New Method for Protein Desulfurization

New Method for Protein Desulfurization

Author: ChemistryViews

The chemical synthesis of proteins is a useful tool, e.g., in chemical biology. Techniques such as native chemical ligation (NCL) are useful in this context. In NCL, the thiol group of an N-terminal cysteine residue of one peptide reacts with a C-terminal thioester of a second peptide to connect the two peptides. The cysteine remains in the product, which could limit the application of the resulting larger peptide because cysteine is not a very common amino acid in natural proteins. Desulfurization methods that can convert the cysteine residues to the more common alanine (general reaction pictured) are, thus, useful for the further transformation of the products.

Maciej A. Walczak, University of Colorado, Boulder, USA, and colleagues have developed a robust, easy-to-operate desulfurization reaction for peptides and proteins. The team used tris(2-carboxyethyl)phosphine hydrochloride (TCEP), a water-soluble phosphine, as the sole reductant and B2(OH)4 (tetrahydroxydiboron) as a radical initiator for a radical desulfurization. The reactions were performed in a buffer solution containing Na2HPO4 and guanidine at room temperature. According to the team, the diboron reagent produces radicals upon exposure to water and ambient light, so no other radical initiator was needed.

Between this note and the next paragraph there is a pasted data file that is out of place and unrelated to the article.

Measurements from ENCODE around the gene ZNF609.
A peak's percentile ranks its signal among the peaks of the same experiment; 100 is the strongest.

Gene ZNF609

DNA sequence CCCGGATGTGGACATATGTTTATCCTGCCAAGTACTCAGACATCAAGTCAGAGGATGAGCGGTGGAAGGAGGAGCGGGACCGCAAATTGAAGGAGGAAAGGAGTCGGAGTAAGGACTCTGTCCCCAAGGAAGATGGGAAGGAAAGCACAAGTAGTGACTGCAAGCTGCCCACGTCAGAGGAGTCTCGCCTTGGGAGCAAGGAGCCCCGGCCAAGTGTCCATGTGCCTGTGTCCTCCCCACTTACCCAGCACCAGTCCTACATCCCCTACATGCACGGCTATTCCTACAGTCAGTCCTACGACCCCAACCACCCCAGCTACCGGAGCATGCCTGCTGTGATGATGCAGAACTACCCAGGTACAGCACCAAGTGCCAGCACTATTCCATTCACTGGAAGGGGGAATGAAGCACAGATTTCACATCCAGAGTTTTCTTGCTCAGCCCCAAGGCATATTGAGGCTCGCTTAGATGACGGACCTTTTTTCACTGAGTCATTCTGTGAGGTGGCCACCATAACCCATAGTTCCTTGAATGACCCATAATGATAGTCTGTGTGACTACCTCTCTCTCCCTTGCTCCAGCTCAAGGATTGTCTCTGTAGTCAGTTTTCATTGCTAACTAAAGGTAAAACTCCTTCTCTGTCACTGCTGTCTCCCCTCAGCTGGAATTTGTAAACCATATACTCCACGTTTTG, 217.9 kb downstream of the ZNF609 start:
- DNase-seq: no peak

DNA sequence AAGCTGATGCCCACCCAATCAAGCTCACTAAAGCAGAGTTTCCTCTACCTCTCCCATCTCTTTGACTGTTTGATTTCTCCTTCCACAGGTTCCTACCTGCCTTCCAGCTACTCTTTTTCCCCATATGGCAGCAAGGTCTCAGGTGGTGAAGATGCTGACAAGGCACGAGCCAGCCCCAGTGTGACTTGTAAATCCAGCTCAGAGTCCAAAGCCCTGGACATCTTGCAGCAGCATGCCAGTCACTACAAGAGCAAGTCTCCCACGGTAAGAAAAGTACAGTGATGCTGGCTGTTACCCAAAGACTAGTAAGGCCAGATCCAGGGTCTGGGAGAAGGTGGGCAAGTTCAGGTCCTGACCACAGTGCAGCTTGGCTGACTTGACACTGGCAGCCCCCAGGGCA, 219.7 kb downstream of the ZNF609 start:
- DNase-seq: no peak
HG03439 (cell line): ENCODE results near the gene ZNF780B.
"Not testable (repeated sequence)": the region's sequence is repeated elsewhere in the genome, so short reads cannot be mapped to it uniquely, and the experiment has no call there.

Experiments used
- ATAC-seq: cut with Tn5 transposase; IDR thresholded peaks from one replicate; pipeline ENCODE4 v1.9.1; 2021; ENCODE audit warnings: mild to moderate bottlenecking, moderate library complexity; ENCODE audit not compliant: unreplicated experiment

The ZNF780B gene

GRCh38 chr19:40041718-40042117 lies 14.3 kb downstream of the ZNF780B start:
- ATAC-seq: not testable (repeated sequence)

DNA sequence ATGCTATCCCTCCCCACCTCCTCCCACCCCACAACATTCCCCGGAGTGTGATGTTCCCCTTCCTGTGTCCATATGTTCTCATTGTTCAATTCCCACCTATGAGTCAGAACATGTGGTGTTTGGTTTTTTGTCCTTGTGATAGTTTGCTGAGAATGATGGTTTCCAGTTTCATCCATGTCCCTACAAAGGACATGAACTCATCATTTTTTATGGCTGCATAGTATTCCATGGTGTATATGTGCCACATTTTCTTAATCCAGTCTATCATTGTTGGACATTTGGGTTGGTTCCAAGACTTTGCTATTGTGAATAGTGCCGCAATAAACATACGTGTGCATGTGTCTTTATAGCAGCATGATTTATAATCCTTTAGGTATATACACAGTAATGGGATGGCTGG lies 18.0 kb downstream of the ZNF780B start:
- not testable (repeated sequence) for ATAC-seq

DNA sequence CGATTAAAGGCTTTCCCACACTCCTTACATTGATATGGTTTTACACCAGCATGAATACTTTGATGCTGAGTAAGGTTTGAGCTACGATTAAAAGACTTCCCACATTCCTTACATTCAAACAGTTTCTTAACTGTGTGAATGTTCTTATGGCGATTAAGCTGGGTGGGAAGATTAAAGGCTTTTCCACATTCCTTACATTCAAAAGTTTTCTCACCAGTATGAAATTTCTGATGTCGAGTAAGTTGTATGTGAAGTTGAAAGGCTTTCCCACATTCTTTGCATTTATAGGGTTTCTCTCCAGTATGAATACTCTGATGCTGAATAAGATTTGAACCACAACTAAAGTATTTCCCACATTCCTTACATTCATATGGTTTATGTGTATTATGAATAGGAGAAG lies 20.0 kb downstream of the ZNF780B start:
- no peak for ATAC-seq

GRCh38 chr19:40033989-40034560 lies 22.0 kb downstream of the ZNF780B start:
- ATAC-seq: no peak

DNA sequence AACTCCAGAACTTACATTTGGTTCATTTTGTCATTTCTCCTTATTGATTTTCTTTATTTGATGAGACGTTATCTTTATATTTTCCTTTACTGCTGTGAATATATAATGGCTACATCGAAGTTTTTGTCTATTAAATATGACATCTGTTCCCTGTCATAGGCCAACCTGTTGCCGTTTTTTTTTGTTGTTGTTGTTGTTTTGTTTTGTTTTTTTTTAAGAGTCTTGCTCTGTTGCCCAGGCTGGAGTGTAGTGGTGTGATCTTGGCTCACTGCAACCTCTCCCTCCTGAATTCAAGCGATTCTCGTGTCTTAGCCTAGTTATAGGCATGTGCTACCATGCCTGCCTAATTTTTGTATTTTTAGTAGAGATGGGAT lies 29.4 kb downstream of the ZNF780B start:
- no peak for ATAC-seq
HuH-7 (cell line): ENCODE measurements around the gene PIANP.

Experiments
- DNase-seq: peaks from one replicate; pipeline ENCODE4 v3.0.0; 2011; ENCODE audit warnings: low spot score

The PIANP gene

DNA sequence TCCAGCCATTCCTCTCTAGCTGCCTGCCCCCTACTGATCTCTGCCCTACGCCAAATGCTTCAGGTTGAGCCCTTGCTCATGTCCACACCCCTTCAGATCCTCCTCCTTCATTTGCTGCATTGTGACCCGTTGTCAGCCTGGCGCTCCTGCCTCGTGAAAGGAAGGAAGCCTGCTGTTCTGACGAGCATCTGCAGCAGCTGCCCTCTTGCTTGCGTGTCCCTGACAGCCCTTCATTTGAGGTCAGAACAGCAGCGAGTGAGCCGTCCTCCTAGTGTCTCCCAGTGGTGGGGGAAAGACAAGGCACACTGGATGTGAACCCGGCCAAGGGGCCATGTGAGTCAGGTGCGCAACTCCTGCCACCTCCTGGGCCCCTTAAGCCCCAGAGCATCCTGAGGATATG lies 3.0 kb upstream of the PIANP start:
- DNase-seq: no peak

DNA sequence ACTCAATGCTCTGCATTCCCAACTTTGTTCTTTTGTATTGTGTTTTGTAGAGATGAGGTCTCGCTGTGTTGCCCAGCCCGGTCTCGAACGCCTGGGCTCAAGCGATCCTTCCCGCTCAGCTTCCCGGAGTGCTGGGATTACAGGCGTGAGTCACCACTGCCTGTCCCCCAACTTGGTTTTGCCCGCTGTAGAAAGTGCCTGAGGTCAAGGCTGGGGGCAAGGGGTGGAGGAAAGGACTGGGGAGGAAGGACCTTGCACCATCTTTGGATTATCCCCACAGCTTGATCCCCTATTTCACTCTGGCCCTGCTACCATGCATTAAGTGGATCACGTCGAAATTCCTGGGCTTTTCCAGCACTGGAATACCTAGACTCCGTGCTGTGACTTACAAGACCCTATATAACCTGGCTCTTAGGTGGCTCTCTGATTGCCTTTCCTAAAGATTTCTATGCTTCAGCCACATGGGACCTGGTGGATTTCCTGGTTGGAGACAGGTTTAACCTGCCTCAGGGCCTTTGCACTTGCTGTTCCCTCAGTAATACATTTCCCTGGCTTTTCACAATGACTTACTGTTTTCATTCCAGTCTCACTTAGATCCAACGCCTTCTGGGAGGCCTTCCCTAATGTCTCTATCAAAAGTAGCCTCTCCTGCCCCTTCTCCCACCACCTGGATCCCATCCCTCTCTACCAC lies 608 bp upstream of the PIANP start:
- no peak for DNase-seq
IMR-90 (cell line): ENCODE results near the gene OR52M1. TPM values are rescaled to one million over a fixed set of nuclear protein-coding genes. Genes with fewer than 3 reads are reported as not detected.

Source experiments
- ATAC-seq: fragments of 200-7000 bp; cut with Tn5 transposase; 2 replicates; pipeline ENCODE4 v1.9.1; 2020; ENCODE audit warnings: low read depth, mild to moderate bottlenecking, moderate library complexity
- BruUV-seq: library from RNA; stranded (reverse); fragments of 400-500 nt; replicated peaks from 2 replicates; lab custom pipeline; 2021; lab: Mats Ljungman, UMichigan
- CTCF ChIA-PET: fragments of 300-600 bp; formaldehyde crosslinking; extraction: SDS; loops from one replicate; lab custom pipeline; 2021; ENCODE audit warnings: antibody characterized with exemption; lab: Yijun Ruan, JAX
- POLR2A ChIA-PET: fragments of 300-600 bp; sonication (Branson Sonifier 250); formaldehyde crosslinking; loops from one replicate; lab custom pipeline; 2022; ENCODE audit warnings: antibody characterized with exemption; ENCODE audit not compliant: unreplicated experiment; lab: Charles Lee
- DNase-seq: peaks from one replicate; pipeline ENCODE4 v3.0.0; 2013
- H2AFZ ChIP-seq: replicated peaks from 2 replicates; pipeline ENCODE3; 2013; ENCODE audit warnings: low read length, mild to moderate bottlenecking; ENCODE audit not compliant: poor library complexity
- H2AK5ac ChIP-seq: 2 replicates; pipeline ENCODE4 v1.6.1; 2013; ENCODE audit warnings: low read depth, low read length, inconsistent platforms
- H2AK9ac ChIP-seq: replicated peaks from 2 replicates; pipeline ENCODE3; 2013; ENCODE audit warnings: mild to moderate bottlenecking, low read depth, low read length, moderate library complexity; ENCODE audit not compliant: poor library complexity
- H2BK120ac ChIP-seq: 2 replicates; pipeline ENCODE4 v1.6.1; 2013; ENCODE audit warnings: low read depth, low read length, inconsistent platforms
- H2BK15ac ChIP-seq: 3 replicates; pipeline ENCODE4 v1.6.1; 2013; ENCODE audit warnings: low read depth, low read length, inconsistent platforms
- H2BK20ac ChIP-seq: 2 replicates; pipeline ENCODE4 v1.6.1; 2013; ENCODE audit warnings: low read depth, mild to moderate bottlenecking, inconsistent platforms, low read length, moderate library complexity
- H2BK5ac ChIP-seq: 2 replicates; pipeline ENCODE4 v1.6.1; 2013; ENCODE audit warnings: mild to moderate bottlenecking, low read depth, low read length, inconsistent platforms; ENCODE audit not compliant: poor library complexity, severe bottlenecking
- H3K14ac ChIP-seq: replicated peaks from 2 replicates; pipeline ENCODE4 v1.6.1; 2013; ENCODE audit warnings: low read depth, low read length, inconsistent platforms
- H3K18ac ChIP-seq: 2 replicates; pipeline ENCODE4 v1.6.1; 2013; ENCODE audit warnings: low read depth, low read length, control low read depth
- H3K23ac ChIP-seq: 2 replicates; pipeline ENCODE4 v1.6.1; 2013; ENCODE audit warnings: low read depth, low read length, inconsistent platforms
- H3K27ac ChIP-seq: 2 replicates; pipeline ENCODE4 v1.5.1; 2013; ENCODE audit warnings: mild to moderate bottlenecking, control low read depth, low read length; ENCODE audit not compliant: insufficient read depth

In a model reaction using a pentapeptide with the sequence H-ACFGV–OH, the desired desulfurization product was obtained in a yield of 90 % within 4 h. The team extended the reaction to a variety of other peptides, including peptides with N-terminal or C-terminal cysteine residues, with selenocysteine residues (giving deselenized products), and with multiple cysteine residues. The reaction tolerates commonly used cysteine protecting groups. Larger proteins were also successfully converted.


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